Elon Musk JUST REVEALED New Light Speed Helical Engine with NASA!:- Our universe is vast, with seemingly no end. There are countless star systems and planets to explore and they are so far away that the journeys to get there often exceed multiple average human lifetimes.
But what if we could travel at the speed of light? Or faster? Join us as we dissect how that could be made possible as Elon Musk and NASA finally reveal the new light-speed engine! Light-Speed Travel And Communication Most of you are already familiar with the physics concept of ‘the speed of light from school but here’s a refresher nonetheless.
The speed of light, or lightspeed in a vacuum, is a universal physical constant essential in many fields of physics. It is typically denoted c. Its precise number is 299,792,458 meters per second which are about 300,000 kilometers per second or 186,000 miles per second.
All kinds of electromagnetic radiation, not simply visible light, travel at the speed of light. In a vacuum, massless particles and field disturbances like gravitational waves travel at this speed.
Regardless of the source’s velocity or the observer’s inertial reference frame, such particles and waves move at the speed of light. Particles having non-zero rest mass can approach but never achieve the speed of light, regardless of the frame of reference used to measure their speed.
In 1676, Olay Romer used the apparent velocity of Jupiter’s moon I-O to demonstrate that light travels at a limited speed. In 1865, James Clerk Maxwell argued that light was an electromagnetic wave that traveled at the speed c in his electromagnetism theory.
Albert Einstein Views About Helical Engine?
Albert Einstein proposed that the speed of light c for any inertial frame is a constant and independent of the velocity of the light source in 1905. Light and other electromagnetic waves appear to move instantly for many practical applications, but their limited speed has obvious impacts over vast distances and in delicate tests.
It can take minutes to hours for a message to go from Earth to the spacecraft, or vice versa while interacting with distant space probes. Starlight has been visible for many years, allowing researchers to examine the history of the cosmos by gazing at faraway objects.
Data flow between the CPU and memory chips in computers is likewise limited by the finite speed of light. The speed of light may be used with time of flight measurements to precisely estimate enormous distances.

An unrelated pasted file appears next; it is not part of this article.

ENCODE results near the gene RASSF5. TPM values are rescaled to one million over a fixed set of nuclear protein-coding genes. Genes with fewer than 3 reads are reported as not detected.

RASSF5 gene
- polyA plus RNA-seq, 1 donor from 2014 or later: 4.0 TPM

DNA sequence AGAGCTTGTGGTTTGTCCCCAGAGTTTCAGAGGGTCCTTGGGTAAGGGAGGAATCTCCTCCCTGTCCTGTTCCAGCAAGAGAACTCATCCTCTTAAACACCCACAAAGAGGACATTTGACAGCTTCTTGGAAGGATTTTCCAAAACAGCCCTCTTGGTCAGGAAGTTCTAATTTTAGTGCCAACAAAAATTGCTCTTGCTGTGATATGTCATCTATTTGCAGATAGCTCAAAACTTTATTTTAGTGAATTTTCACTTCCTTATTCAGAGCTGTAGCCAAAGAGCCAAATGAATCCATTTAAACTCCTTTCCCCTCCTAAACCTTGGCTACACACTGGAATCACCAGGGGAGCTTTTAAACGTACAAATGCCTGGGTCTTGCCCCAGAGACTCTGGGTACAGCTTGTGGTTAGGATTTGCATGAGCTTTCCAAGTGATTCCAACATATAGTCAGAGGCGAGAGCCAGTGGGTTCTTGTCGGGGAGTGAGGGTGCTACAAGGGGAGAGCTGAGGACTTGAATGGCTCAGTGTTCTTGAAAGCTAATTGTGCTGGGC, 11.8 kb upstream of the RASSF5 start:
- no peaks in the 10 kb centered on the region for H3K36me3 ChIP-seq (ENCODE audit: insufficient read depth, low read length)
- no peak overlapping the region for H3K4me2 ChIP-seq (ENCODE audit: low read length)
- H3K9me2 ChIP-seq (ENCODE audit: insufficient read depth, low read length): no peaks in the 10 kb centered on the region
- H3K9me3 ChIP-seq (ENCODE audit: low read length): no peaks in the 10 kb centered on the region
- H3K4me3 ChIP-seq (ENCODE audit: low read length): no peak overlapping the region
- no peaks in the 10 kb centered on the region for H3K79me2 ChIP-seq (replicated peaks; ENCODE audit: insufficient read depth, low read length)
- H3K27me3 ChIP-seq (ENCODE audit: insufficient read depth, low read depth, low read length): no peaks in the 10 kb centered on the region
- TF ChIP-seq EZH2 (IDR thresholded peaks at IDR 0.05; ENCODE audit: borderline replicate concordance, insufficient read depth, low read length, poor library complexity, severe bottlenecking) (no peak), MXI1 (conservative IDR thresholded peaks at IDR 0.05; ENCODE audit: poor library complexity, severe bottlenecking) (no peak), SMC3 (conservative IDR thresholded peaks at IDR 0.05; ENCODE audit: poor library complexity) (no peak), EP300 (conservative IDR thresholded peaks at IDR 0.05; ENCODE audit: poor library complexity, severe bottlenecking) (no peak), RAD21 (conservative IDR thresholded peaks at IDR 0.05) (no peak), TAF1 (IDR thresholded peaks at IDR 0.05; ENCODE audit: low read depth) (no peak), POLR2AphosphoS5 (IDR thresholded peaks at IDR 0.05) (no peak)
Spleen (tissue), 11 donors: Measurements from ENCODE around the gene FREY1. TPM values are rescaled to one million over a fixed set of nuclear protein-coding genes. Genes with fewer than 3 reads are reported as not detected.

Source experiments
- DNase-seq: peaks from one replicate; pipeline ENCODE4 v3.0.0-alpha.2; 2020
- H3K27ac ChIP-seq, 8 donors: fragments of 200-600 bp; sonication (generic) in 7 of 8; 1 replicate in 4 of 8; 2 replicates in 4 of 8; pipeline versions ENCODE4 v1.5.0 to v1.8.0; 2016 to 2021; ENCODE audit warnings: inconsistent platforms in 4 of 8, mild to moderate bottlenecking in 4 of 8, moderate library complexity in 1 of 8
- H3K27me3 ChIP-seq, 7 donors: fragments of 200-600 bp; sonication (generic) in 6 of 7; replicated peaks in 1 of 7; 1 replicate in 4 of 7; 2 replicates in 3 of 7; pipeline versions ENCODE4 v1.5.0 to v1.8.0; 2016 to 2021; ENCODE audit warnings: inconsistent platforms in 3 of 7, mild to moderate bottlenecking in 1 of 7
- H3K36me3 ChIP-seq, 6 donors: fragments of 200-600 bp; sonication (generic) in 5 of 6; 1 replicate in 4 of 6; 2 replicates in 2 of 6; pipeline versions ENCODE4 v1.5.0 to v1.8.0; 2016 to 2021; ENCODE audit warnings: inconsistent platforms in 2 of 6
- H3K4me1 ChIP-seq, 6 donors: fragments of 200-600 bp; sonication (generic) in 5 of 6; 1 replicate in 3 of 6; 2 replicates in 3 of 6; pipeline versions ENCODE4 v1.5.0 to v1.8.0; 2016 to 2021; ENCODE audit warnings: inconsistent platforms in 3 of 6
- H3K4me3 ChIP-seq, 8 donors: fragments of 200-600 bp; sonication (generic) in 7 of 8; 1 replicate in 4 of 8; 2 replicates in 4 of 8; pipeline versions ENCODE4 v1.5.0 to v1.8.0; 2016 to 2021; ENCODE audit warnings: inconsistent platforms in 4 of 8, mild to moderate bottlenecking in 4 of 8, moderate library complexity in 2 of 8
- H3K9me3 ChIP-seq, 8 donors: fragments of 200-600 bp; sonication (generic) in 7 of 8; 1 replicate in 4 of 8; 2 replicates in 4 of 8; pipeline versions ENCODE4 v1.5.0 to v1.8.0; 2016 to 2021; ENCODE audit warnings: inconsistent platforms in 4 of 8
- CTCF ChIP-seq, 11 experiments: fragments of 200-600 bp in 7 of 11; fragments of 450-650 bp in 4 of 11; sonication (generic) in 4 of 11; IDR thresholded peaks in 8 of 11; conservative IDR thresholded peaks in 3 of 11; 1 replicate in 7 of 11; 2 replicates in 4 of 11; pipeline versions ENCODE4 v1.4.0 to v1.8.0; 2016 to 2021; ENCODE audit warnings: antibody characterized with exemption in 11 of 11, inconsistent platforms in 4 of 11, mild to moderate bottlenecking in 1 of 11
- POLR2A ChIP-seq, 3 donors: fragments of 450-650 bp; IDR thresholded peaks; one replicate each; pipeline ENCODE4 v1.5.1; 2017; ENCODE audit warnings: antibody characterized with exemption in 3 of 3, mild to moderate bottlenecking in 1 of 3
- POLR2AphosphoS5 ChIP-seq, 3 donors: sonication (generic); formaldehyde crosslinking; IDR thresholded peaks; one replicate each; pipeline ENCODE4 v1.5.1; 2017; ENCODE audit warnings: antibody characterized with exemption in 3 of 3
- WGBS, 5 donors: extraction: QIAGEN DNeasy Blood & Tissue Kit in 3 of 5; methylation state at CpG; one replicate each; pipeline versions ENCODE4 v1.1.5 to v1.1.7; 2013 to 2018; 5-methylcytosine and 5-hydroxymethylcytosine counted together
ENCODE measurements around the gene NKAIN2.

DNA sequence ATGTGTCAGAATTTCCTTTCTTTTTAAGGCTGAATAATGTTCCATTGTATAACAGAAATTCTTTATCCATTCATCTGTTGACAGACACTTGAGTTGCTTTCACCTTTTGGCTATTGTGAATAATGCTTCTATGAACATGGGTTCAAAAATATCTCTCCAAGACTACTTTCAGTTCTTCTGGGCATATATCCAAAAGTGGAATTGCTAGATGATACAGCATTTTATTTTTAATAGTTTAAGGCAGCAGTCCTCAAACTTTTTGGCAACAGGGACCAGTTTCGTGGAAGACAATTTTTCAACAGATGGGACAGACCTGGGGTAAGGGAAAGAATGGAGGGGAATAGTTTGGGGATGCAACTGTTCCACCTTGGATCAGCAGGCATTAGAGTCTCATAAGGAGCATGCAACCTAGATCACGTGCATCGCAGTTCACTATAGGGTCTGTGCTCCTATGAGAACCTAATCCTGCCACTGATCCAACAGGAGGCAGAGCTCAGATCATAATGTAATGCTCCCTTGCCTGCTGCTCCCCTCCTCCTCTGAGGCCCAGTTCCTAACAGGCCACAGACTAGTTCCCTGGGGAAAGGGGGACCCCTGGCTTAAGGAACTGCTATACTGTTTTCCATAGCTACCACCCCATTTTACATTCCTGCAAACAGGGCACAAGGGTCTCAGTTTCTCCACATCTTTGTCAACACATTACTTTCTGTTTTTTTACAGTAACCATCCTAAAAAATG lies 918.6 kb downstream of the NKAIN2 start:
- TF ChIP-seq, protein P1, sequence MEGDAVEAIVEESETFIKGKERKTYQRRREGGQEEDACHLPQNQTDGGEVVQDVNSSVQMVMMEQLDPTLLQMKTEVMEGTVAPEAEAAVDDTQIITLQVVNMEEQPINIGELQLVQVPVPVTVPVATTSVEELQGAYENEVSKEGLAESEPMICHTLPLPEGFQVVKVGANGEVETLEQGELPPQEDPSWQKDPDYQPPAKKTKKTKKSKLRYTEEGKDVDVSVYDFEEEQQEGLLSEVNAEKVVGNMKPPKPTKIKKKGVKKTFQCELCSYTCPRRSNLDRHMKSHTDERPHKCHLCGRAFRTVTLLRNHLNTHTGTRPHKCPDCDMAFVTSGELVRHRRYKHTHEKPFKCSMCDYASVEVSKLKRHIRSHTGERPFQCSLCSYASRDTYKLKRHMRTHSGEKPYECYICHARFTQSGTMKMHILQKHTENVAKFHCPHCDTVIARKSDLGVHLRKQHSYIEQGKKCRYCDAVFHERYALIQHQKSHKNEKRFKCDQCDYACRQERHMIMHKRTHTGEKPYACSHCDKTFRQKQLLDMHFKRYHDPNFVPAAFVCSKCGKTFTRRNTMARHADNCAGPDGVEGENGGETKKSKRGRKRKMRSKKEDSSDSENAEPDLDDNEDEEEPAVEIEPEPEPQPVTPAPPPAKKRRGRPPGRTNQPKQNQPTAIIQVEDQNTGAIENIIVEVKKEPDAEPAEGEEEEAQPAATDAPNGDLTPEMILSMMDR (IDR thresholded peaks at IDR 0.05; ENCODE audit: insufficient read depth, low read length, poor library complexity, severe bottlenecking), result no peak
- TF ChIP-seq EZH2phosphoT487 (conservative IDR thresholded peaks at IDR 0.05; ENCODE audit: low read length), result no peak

In 1975, the speed of light was determined to be 299,792,458 m/s (983,571,056 ft/s; 186,282.397 mi/s) with a measurement error of 4 parts per billion, after decades of more exact observations.
In 1983, the International System of Units (SI) redefined the meter as the distance traveled by light in a vacuum in a defined fraction of a second (1/299,792,458). The theoretical shortest time for a piece of information to reach half the globe over the surface is around 67 milliseconds, given the equatorial circumference of the Earth is about 40075 km and c is roughly 300,000 km/s.
The actual transit time of light traveling around the world through an optical fiber is longer, in part because the speed of light in an optical fiber is around 35 percent slower, depending on its refractive index.
Furthermore, in global communications scenarios, straight lines are uncommon, and delays are caused when the signal travels via an electrical switch or signal regenerator. Communication between the Earth and spacecraft is not instantaneous, either.
A small delay exists between the source and the receiver, which becomes increasingly evident as the distance between them grows. When Apollo 8 became the first manned spacecraft to circle the Moon, this delay was significant: the ground control station had to wait at least three seconds for the answer to every query.
Depending on the relative locations of the two planets, the communications delay between Earth and Mars might range from five to twenty minutes. As a result, if a robot on Mars’ surface encountered a problem, its human commanders would not know about it for at least five minutes, and perhaps up to twenty minutes; it would then take another five to twenty minutes for orders to transmit from Earth to Mars.
Communication between the Earth and spacecraft is not instantaneous, either. A small delay exists between the source and the receiver, which becomes increasingly evident as the distance between them grows.
When Apollo 8 became the first manned spacecraft to circle the Moon, this delay was significant: the ground control station had to wait at least three seconds for the answer to every query.
Helical Engine When it comes to space, we have a problem with our need to see everything and travel everywhere. This is a major issue.
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